Embers Of Science

Embers Of Science
With all that is happening politically, is this any time to talk about science? But then, maybe this is an appropriate time to find some candles in the dark.

The state of science and science education in Pakistan can generally be categorized as abysmal. In fact, a recent Aga Khan University study of 15,000 students in 153 public and private schools found that only 10% of class 8 students could answer basic science questions. It will not come as a complete surprise to know that the same study classified 90% of science teaching in their study as “weak”, and the remaining 10% as “mediocre.” If my math is correct, this does not leave many good or excellent teachers!

To focus on the doom and gloom is appropriate. The state is even doomier and gloomier when it comes to space and astronomy for Pakistan. This is at a time when the space industry is booming, with several Asian countries having spacecrafts orbiting the Moon or Mars, and telescopes, like James Webb, are revolutionizing our understanding of the universe.

But this article is not about lament. I am fascinated by the passionate efforts of some in keeping the flame, or at least the embers, of science burning in the country. Many of these initiatives are driven simply by a desire to share the knowledge of the universe and to see the eyes of a child or an adult light up on hearing some fascinating bit about the universe, like the fact that lakes and oceans on Saturn’s moon Titan are made of liquid methane.

Ironically, the stars in the night-sky are becoming harder to see from cities like Karachi and Lahore. The “city of lights,” as Karachi is also known as, now has darker (no-pun intended) undertones. It is not just the loss of wonder that is at stake. The loss of the night-sky also impacts negatively on biodiversity and on human health.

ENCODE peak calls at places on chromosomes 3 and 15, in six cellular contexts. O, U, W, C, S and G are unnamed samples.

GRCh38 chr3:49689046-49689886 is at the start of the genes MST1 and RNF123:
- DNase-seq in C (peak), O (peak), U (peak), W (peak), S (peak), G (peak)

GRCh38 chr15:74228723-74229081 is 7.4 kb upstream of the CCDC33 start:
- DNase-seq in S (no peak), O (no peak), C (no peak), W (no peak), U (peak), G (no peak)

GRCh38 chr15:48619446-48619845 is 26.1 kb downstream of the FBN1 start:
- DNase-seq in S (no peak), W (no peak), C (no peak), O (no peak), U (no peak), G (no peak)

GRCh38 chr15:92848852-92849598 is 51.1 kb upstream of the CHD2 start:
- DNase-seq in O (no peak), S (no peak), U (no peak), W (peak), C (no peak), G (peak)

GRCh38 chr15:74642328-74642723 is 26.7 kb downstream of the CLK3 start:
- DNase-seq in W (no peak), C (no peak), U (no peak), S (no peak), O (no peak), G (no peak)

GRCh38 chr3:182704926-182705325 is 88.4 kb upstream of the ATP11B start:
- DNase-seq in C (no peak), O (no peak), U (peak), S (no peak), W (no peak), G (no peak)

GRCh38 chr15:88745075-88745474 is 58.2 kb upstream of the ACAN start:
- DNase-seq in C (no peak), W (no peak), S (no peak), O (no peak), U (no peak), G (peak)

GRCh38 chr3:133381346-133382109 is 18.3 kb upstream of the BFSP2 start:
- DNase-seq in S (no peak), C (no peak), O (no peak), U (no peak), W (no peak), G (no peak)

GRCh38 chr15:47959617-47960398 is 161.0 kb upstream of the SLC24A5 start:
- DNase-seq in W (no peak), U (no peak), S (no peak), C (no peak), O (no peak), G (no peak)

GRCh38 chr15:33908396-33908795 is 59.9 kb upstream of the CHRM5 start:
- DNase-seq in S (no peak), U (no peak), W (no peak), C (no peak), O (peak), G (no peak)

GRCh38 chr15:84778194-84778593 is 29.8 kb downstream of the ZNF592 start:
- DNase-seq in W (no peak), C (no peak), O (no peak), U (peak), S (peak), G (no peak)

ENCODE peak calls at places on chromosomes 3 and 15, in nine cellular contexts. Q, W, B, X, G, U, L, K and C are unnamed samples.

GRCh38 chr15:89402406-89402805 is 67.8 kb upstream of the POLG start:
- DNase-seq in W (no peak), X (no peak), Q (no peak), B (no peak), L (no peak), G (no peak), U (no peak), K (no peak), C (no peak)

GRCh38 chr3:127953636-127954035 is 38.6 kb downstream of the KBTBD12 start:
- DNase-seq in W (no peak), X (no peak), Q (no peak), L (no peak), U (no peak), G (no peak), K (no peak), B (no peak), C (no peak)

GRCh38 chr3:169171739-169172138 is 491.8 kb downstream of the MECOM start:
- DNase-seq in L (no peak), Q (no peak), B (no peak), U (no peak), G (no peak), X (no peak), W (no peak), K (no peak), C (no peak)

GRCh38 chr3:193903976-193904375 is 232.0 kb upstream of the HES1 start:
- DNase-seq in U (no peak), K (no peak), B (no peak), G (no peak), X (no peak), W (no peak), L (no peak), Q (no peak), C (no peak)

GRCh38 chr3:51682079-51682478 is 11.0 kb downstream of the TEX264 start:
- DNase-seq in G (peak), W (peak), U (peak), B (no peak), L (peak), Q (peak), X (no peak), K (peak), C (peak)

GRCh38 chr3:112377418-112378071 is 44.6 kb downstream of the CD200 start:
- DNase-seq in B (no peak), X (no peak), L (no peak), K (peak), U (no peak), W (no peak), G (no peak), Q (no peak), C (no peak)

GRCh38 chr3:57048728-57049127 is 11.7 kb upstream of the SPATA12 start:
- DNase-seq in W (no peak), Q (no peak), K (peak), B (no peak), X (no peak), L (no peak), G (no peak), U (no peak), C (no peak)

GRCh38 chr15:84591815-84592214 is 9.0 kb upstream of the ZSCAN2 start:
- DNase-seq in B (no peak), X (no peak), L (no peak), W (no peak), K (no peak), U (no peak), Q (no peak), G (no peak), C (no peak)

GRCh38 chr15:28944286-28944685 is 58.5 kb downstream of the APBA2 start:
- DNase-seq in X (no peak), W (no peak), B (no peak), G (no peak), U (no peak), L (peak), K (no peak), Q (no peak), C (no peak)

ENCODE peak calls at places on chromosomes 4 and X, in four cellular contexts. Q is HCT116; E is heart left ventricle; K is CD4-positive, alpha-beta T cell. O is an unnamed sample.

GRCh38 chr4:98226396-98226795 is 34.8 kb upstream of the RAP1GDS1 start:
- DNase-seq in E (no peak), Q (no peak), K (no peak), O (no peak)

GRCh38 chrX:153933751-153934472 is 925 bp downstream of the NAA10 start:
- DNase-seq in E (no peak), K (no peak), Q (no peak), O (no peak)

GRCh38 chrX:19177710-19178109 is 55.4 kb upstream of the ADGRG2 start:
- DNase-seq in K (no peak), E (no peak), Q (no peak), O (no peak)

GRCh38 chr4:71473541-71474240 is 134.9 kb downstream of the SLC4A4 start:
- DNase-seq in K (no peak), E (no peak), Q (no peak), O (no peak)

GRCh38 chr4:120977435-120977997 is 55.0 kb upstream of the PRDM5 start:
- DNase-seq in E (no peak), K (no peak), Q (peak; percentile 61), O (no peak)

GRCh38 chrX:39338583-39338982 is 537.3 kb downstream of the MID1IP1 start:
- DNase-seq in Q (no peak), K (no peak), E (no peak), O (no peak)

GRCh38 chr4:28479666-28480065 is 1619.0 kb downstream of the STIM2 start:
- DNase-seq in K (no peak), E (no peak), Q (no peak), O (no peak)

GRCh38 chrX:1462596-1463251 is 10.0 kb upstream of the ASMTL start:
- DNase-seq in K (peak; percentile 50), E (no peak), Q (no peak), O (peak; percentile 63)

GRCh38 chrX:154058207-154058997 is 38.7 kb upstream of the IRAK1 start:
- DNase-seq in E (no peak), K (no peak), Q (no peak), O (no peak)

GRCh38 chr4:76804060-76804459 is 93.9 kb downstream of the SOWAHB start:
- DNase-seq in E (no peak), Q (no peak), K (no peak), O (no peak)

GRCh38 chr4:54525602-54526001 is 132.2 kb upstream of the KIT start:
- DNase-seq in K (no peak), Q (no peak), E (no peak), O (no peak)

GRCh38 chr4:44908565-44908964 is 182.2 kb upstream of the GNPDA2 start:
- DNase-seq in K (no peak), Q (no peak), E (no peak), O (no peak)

Rayaan Khan, a human from Karachi, is doing his best to bring this to a broader attention. He is the founder of Cosmic Tribe and uses theater to highlight the challenges of light-pollution. Some of the information on the loss of ecosystems can potentially be dry and preachy. But Rayaan dresses up as a night-sky superhero and tailors his message of night-sky conservation for kids and the general public.

A real-life superhero, Abdul Rauf, runs Pakistan Science Club in Korangi, the industrial hub of Karachi. The club produces low-cost STEM activity kits for schools, including on robotics and beginner’s telescope building. But what caught my attention was their bigger telescopes with 6-inch and 8-inch mirrors, that are both easy to use and can provide excellent views of night time favorites like the Orion Nebula and the rings of Saturn.

These embers of science occasionally become a full-fledged flame in annual events, such as the Lahore Science Mela (LSM), organized by the Khwarizmi Science Society. Aimed for general public, this two-day festival includes hundreds of science-demos and hands-on activities. The last one was held in late October and attracted over 75,000 people!

Clearly, there is hunger for such activities. When presented well, science can be a lot of fun. This is something that Lahore-based Science Fuse has been doing. Led by a Malala Fellow, Lalah Rukh, Science Fuse is using science experiments and making them fun, especially for kids. In the same vein, Yumna Majeed is engaging kids on astronomy and space related themes with Exploration with Yumna. It definitely helps that she leads the activities, sometimes, wearing an astronaut uniform.

Discussions on science has also found a wonderful new forum in Islamabad called The Blackhole. A brainchild of physicist, Pervez Hoodbhoy, this is a place where intellectual discussions range from particle physics and satellites in space to Urdu poetry, psychology, and the state of Pakistan’s economy.